6

So we have a bad external application that connects to the database, executes a stored procedure and gets an answer.

It never releases the database connection.

I need a script that either kills all of the sessions for one user or I need a script that kills all of the sessions that have been inactive for x hours for a particular database

Anyone have something like this?

2 Answers 2

14

There's not really a reliable way to pin sessions to a specific database (sysprocesses has this, but it relies on an active query's database context, and dm_exec_sessions has authenticating_database_id, but this relies on the connection string, login's default database, etc).

That said, this seems to meet all of your other requirements, attempting to kill all sessions using app_name, connecting as login_name, and who haven't issued a request in the last 5 hours:

DECLARE @sql NVARCHAR(MAX) = N'';

SELECT @sql += N'KILL ' + CONVERT(VARCHAR(11), session_id) + N';'
FROM sys.dm_exec_sessions
  WHERE [program_name] = N'app_name'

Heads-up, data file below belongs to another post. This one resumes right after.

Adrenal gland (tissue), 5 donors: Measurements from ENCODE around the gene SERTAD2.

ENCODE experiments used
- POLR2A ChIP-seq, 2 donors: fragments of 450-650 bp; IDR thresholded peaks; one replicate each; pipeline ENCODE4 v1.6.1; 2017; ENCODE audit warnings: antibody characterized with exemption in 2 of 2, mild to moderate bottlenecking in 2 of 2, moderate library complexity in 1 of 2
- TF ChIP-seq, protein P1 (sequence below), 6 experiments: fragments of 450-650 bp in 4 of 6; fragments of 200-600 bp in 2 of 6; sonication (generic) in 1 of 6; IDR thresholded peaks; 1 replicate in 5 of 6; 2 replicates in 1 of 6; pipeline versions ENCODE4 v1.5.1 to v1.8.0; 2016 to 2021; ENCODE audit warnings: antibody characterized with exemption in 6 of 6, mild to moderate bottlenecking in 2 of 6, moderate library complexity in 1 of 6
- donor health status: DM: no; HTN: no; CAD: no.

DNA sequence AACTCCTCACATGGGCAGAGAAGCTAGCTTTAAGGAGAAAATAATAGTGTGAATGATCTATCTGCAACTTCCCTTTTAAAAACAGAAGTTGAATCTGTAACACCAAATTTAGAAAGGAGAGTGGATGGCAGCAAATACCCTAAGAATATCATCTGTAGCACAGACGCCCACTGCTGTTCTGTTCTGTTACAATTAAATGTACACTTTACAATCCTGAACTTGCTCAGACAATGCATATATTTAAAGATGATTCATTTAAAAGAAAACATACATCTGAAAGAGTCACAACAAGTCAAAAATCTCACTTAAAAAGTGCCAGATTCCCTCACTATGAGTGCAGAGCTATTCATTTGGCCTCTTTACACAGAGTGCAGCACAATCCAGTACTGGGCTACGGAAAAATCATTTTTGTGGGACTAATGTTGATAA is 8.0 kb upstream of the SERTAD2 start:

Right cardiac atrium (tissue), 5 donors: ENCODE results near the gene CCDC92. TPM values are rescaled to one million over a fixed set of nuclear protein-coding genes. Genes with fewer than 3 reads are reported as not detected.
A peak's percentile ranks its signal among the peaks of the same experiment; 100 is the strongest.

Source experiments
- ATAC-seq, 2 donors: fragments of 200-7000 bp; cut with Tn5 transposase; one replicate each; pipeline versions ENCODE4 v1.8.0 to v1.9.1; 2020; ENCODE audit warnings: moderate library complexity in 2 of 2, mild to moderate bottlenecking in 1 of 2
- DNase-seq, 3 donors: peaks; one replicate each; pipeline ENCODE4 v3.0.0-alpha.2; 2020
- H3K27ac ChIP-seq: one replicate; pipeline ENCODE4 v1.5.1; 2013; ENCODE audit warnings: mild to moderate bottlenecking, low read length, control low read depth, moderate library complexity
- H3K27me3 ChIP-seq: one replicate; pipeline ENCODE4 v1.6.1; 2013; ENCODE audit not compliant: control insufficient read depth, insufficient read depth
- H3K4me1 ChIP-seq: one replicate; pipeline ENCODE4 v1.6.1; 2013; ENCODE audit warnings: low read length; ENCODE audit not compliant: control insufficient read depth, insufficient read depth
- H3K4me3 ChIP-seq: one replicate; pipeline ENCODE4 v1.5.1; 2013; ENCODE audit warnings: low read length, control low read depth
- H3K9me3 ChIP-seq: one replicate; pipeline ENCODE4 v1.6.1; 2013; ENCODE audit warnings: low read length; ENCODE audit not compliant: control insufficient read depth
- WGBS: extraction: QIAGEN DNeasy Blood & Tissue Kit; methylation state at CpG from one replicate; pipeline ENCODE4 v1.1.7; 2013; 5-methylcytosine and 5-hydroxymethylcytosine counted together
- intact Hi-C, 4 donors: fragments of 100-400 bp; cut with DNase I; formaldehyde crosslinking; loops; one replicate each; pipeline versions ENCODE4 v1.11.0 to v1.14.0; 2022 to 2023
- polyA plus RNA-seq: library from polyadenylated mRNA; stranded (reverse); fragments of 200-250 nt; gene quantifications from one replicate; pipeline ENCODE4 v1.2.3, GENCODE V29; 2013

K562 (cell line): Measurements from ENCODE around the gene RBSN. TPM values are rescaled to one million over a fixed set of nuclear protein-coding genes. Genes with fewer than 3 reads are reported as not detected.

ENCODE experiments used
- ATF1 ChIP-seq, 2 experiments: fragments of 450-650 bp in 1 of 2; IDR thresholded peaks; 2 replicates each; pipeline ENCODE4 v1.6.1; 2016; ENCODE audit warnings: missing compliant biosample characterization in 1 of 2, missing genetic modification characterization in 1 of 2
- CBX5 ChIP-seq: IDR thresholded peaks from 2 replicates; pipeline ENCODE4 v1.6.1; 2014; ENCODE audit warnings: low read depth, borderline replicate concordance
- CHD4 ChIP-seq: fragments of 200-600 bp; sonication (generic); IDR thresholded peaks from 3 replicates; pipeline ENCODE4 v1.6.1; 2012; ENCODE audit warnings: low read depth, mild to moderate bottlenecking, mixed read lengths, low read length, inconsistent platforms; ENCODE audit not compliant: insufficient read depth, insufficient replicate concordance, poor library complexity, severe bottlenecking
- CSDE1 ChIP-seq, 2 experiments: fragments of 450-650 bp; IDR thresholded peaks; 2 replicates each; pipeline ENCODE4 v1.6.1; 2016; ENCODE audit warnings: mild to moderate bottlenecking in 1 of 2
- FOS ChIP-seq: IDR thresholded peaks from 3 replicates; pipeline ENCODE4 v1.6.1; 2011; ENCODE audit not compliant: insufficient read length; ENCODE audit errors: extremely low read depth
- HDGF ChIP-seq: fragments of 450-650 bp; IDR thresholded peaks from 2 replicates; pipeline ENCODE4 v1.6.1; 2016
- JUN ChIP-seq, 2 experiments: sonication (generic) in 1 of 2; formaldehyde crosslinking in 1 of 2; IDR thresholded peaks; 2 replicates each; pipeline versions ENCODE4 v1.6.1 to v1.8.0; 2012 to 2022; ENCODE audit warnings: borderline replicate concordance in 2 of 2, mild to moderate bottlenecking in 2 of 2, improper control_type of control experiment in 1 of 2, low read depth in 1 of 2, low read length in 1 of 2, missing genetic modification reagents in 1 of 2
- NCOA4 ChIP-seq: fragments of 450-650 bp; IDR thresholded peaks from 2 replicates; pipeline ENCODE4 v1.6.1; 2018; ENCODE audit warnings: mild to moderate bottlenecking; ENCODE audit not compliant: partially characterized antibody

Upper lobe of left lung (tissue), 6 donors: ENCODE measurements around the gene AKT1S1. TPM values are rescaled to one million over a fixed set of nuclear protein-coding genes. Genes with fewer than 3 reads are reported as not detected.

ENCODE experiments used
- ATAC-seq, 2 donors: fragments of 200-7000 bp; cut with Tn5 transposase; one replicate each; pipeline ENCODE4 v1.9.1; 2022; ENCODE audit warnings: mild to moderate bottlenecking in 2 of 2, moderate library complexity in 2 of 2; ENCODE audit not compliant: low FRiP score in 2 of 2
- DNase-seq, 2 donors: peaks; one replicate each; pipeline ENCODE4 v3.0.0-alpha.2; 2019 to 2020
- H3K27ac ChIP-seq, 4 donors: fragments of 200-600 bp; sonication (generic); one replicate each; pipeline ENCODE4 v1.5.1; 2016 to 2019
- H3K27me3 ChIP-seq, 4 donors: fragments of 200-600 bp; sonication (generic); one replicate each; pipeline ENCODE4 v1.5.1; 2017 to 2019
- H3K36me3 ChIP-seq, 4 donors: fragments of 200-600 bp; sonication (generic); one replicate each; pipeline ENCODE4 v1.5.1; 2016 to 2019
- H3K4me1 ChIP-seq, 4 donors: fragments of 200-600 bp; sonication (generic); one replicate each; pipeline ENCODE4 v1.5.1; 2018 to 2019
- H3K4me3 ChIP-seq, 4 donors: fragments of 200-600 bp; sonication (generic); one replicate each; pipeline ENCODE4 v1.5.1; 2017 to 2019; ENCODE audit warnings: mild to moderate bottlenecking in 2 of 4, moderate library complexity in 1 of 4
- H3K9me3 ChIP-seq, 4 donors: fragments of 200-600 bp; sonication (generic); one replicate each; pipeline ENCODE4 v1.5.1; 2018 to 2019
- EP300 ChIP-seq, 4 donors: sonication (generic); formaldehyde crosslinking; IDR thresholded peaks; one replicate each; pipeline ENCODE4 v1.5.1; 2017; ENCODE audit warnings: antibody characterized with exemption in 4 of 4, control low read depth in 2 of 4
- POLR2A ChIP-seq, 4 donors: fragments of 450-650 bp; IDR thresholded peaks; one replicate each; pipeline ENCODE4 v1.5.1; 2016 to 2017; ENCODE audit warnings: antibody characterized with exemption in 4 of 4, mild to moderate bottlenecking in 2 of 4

AND login_name = N'login_name'
  AND last_request_start_time < DATEADD(HOUR, -5, SYSDATETIME());

EXEC sys.sp_executesql @sql;

If all the app does is call that one stored procedure and never does anything else at all, you could perhaps look at DBCC INPUTBUFFER for each spid, but that becomes very tedious very quickly.

0

Aaron, thank you - that led me to come up with a slightly modified solution.

I commented out the login_name because I won't know it at execution time. Put in the app_name because that is constant. And changed last_request_start_time to last_request_end_time (just in case).

Now off to package it up so I can run it as a maintenance job.

DECLARE @sql NVARCHAR(MAX) = N'';

SELECT @sql += N'KILL ' + CONVERT(VARCHAR(11), session_id) + N';'
FROM sys.dm_exec_sessions
  WHERE [program_name] = N'program_name'
  --AND login_name = N'login_name'
  AND last_request_end_time < DATEADD(HOUR, -5, SYSDATETIME());

EXEC sys.sp_executesql @sql;
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  • 1
    (1) I assumed you knew the login name, because your question title says for ONE user - this sounded like a single SQL login used in the app's connection string. (2) using start_time would also kill sessions that have 5-hour-long running queries, so that would be the difference. If you need to clear out the database in order to do something that takes exclusive locks, leaving those there won't help you. (3) this really should be a comment on my answer, not a different answer. Dec 16, 2015 at 20:28

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